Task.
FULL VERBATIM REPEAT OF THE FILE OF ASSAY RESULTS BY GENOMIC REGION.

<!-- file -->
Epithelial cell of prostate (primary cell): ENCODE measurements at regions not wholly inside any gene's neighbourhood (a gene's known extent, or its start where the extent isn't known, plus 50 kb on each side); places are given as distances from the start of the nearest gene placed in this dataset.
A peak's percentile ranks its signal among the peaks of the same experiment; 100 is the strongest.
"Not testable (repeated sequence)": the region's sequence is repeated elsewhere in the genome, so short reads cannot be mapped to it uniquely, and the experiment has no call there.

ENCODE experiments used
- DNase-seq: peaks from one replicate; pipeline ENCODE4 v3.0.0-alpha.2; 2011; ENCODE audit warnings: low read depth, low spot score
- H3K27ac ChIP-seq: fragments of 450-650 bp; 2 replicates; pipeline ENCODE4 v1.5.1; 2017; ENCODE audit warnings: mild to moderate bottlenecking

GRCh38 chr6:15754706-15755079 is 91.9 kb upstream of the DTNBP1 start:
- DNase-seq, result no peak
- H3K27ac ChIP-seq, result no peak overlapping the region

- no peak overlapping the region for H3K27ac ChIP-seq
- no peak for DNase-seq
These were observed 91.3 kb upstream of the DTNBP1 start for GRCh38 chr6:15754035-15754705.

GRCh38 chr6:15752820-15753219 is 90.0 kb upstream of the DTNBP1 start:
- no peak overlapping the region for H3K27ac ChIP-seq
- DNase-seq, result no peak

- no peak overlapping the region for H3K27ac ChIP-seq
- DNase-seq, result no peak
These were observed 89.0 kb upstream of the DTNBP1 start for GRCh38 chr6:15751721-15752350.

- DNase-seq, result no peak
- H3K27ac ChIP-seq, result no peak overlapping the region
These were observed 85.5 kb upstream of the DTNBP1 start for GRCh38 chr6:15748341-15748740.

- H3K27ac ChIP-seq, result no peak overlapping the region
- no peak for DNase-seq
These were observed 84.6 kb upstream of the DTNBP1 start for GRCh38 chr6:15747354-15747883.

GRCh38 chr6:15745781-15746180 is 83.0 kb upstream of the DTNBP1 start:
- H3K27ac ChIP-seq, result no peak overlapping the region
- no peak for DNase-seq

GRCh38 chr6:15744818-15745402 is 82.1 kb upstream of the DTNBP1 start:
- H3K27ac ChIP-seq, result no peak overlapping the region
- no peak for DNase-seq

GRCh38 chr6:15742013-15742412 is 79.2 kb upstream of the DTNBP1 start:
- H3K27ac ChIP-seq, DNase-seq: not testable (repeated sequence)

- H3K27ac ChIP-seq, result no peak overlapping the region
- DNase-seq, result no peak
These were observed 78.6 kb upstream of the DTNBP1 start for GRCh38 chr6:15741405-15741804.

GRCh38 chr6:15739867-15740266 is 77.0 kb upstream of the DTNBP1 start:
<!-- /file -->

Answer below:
Epithelial cell of prostate (primary cell): ENCODE measurements at regions not wholly inside any gene's neighbourhood (a gene's known extent, or its start where the extent isn't known, plus 50 kb on each side); places are given as distances from the start of the nearest gene placed in this dataset.
A peak's percentile ranks its signal among the peaks of the same experiment; 100 is the strongest.
"Not testable (repeated sequence)": the region's sequence is repeated elsewhere in the genome, so short reads cannot be mapped to it uniquely, and the experiment has no call there.

ENCODE experiments used
- DNase-seq: peaks from one replicate; pipeline ENCODE4 v3.0.0-alpha.2; 2011; ENCODE audit warnings: low read depth, low spot score
- H3K27ac ChIP-seq: fragments of 450-650 bp; 2 replicates; pipeline ENCODE4 v1.5.1; 2017; ENCODE audit warnings: mild to moderate bottlenecking

GRCh38 chr6:15754706-15755079 is 91.9 kb upstream of the DTNBP1 start:
- DNase-seq, result no peak
- H3K27ac ChIP-seq, result no peak overlapping the region

- no peak overlapping the region for H3K27ac ChIP-seq
- no peak for DNase-seq
These were observed 91.3 kb upstream of the DTNBP1 start for GRCh38 chr6:15754035-15754705.

GRCh38 chr6:15752820-15753219 is 90.0 kb upstream of the DTNBP1 start:
- no peak overlapping the region for H3K27ac ChIP-seq
- DNase-seq, result no peak

- no peak overlapping the region for H3K27ac ChIP-seq
- DNase-seq, result no peak
These were observed 89.0 kb upstream of the DTNBP1 start for GRCh38 chr6:15751721-15752350.

- DNase-seq, result no peak
- H3K27ac ChIP-seq, result no peak overlapping the region
These were observed 85.5 kb upstream of the DTNBP1 start for GRCh38 chr6:15748341-15748740.

- H3K27ac ChIP-seq, result no peak overlapping the region
- no peak for DNase-seq
These were observed 84.6 kb upstream of the DTNBP1 start for GRCh38 chr6:15747354-15747883.

GRCh38 chr6:15745781-15746180 is 83.0 kb upstream of the DTNBP1 start:
- H3K27ac ChIP-seq, result no peak overlapping the region
- no peak for DNase-seq

GRCh38 chr6:15744818-15745402 is 82.1 kb upstream of the DTNBP1 start:
- H3K27ac ChIP-seq, result no peak overlapping the region
- no peak for DNase-seq

GRCh38 chr6:15742013-15742412 is 79.2 kb upstream of the DTNBP1 start:
- H3K27ac ChIP-seq, DNase-seq: not testable (repeated sequence)

- H3K27ac ChIP-seq, result no peak overlapping the region
- DNase-seq, result no peak
These were observed 78.6 kb upstream of the DTNBP1 start for GRCh38 chr6:15741405-15741804.

GRCh38 chr6:15739867-15740266 is 77.0 kb upstream of the DTNBP1 start: